I grew up avoiding bran muffins. They were dark, flavorless, usually hard and definitely meant I had arrived too late to the bread basket. But this muffin is the first thing you’ll reach for! It’s the perfect combination of tender crumb, balanced sweetness (without being cloying), pops of fresh fruit, and a nice serving of wheat bran or germ. Homemade muffins are such a treat, and a few wholesome additions make them better for the entire family.
Two shots of apple bring the flavor. Diced, tart Granny Smith apples add a fun texture and keep the muffin interesting, and creamy applesauce guarantees a tender crumb. (Applesauce is also a great substitute for fat in baking—start by swapping it for half the oil.) Look for unsweetened applesauce if you’re buying it. Homemade applesauce is so easy to make and tastes even better!
On the flour front, this recipe calls for 1 cup. Feel free to use 1/2 cup whole-wheat and 1/2 cup all-purpose for a whole-grain boost. Spelt or white whole-wheat flour can be substituted for the entire amount. Learn about alternatives to all-purpose flour.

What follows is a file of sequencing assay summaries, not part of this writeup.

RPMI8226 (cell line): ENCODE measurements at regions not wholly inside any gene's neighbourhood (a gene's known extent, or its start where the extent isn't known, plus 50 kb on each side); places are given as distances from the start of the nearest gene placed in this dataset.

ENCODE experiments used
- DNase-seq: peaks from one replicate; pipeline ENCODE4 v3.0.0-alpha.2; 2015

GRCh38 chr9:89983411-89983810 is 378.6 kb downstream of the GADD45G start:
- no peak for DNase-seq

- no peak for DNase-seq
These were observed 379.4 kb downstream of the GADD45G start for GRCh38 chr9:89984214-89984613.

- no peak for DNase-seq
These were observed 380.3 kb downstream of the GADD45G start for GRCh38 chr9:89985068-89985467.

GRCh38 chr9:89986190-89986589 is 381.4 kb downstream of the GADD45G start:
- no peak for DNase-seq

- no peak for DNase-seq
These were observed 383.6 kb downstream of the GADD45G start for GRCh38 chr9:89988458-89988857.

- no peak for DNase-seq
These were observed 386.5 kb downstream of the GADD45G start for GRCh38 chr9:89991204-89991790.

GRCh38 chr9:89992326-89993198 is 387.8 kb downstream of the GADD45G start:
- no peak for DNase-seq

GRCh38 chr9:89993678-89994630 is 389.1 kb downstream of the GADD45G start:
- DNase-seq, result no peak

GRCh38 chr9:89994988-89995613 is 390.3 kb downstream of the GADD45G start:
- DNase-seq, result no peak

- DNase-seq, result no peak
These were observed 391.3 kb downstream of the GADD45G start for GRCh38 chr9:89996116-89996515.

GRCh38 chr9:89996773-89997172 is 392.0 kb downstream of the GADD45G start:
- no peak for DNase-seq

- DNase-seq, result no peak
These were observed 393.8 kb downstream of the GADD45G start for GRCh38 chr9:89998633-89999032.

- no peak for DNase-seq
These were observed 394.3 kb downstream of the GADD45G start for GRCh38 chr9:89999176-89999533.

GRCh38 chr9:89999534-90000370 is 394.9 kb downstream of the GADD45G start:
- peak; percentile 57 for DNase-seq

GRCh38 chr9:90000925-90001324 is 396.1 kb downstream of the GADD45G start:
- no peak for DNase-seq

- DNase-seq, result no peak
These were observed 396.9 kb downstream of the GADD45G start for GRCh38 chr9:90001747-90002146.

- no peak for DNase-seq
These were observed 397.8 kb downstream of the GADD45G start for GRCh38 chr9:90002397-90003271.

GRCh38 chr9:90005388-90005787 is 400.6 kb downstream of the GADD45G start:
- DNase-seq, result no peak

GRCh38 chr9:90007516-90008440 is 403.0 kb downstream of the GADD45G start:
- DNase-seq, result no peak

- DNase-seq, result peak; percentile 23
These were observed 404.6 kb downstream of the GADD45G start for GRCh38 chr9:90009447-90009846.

And it wouldn’t be a bran muffin without the bran (or wheat germ). Wheat germ is the nutrient-rich seed center of wheat kernels. It’s full of healthy fats, which is why it’s important to store it in the refrigerator to keep it fresh. Wheat bran is high in insoluble fiber (yay for happy digestion!). Store it in a cool, dark place. Millet adds great crunch. I love this gluten-free grain, plus it’s a wonderful way to use up the rest of the bag in your pantry.
While I’m a fan of butter, coconut oil would also make a nice substitution. (I’ve started using coconut oil in my favorite banana bread recipe—it adds a wonderful rich flavor.) Since butter is about 80 percent fat and 20 percent water, don’t substitute coconut oil 1:1. For 1 stick butter, use 6 tablespoons coconut oil and 2 tablespoons water.
A Game Plan for Making Muffins in the Morning
Nothing beats a fresh-out-of-the-oven muffin. Here’s how to get there before you’ve had coffee: the night before, combine the dry ingredients and store in a Tupperware on the counter. Measure out all the wet stuff (keep the butter separate—you’ll need to melt it in the morning) and combine in a large measuring cup in the fridge. Dice your apples and keep them in a resealable container in the fridge. Line your muffin tin with paper liners, and all you have to do in the morning is turn on the oven, combine the dry ingredients with the wet, fold in the apples, and divide among the tins (a cookie scoop is the tool for this task). 25 minutes later, you’re a bonafide morning baking person!
Tune in every Sunday for a new Healthy Appetite video from Shira Bocar.
Watch Shira make these tasty, healthy muffins: